In the past six months, Ontario universities have lost students who took their lives. We can’t begin to wonder why or guess the circumstances. But what we can do is find ways to improve. We, the adults, we need to do better.
The stress that our youth face is no joke. Ten years ago, as a teacher, I saw Grade 8 girls put so much pressure on themselves to get marks as close to 100% as possible that I worried that they might have a breakdown before they even got to high school; that was before the pressures of social media. A few years later, I watched a parent criticize a Grade 8 son for his 80% average because “it isn’t good enough for the top universities.” Yes, he was only in Grade 8. And, as a parent, I have watched my son and his friends devour their books so that they can have the 90% averages needed for university entrance while accumulating hundreds of volunteer hours and working part-time. I have read resumes of university students who make my own – a resume of someone who has been in workforce for over 30 years – look dull.
Today, without meaning to, we have put pressure on kids as young as 12 and 13 to start thinking about their career choices. We expect our kids to be well-behaved, have high marks, play a sport or instrument (and often more than one), volunteer at school or in the community, and, if they are able, work at a part-time job. Every parent wants his/her child to be the best, but is the best right for every single kid? And when exactly do our kids get to be kids?
I often feel that, as parents, we have lost touch with what really matters in our children’s lives. We need to let kids play – not an organized soccer practice or robotics club kind of play, but completely unstructured “run around and be silly with your friends” kind of play. Let them complain about being bored because kids can always find something to do; it may not be what we want them to do, but they’re making their own decisions and, if they get in trouble, so be it. Let them face the consequences and help them to understand and accept those consequences. It’s part of growing up. So is failure. By all means, we need to support our children at school so help them with their homework – if they ask for it – but don’t do it for them. And if they don’t get the mark that everyone wanted on a test or assignment, let it go. We need to stop helicoptering around our kids and rescuing them every time things don’t go they way we want. We need to let them fail if we want them to succeed. With our support and encouragement from their teachers and other adults in their lives, our kids will figure it out.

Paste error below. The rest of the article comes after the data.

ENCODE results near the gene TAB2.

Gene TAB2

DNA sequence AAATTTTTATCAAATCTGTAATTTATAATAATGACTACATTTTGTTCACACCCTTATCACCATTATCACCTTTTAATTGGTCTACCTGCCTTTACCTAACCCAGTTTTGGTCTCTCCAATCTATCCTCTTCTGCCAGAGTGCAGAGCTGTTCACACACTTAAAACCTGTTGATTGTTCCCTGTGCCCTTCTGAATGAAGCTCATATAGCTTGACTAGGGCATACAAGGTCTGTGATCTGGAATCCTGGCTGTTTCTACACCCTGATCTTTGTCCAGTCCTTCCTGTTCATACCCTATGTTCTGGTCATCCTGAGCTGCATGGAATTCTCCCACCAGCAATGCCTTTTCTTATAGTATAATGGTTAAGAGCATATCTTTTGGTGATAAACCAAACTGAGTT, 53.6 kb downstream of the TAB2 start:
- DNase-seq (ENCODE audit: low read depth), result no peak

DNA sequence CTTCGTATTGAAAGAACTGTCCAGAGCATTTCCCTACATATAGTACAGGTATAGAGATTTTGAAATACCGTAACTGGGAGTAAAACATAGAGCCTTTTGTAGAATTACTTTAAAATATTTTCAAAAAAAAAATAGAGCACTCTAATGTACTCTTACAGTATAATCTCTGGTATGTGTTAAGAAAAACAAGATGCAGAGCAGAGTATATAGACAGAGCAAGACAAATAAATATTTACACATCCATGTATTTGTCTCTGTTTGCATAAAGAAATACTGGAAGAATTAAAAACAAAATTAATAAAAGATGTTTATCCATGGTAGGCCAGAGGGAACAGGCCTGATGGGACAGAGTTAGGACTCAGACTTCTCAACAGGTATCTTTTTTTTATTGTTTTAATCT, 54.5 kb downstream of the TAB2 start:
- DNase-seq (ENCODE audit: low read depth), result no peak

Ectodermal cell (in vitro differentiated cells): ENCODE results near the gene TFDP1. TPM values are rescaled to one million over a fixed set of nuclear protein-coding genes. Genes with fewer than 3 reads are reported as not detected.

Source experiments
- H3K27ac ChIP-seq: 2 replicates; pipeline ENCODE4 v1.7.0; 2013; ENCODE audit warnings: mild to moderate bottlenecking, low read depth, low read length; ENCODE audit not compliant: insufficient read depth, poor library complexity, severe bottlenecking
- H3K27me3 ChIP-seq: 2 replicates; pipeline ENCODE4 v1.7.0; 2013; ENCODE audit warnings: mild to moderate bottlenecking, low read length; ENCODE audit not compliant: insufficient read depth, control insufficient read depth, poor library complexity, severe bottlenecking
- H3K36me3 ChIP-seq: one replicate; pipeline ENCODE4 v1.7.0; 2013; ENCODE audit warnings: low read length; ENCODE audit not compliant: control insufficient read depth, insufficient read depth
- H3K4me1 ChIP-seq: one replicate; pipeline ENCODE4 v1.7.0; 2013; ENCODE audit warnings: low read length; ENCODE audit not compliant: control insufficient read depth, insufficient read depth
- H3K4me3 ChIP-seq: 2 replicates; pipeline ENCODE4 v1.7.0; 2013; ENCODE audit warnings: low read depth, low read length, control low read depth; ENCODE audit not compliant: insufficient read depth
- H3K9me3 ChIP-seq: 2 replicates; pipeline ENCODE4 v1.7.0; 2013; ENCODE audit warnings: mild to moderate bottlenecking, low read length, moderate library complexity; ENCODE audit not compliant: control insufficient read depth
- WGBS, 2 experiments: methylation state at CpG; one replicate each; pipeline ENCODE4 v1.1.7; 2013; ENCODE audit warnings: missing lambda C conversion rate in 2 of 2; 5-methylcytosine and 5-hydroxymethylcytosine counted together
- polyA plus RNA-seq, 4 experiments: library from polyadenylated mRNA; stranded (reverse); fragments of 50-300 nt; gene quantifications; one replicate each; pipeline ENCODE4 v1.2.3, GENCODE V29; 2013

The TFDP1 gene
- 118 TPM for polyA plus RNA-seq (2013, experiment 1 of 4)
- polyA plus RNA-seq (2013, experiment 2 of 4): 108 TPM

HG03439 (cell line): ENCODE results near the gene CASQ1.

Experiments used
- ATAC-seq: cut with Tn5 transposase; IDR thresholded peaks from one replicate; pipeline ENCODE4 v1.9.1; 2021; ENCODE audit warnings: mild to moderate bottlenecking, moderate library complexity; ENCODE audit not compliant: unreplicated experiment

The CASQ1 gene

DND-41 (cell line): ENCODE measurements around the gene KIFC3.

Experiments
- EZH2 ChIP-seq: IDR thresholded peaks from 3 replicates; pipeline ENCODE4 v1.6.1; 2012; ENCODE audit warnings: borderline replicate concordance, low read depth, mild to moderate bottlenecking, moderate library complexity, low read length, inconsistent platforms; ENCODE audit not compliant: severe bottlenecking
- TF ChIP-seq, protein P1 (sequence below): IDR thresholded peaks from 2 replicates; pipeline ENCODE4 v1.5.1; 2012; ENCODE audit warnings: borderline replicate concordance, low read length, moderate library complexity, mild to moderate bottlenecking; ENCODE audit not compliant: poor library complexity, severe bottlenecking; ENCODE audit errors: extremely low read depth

This is what builds resilience in our kids: being independent, making their own mistakes, failing, and using each day to try something new. Resilience is most definitely not gained from larger class sizes. If that happens, we will have taken away time from the second-most important group of people who interact with our children: their teachers. (And let’s be real about this: there are many kids who see their teachers more than their parents.) Increasing class sizes increases the demands and the pressures that we are placing on our youth. The failure that is bound to happen comes from our government’s decision to increase class sizes and, since that decision is not our youth’s control, it is only going to lead to greater stress for our kids through high school and more urgent feelings from their parents who will feel an even greater need to hover around them, protect them and help them get through high school.
As mental health is becoming, if it is not already, a crisis among young adults, whether in the work force or at school, we – the parents, the teachers, the coaches – must prepare our students for this step in their lives. But we do that through the connections that we have for our youth, through our care and understanding of who they are and what they need to succeed. We do not build resilience by creating larger class sizes where kids – yes, kids – become one of too many to teach and get to know. But we can build resilience by letting kids be kids and enjoy their high school years. We build resilience by spending time with them, guiding them and allowing them to see that they have our support, the support that they will carry into the next stage of their lives.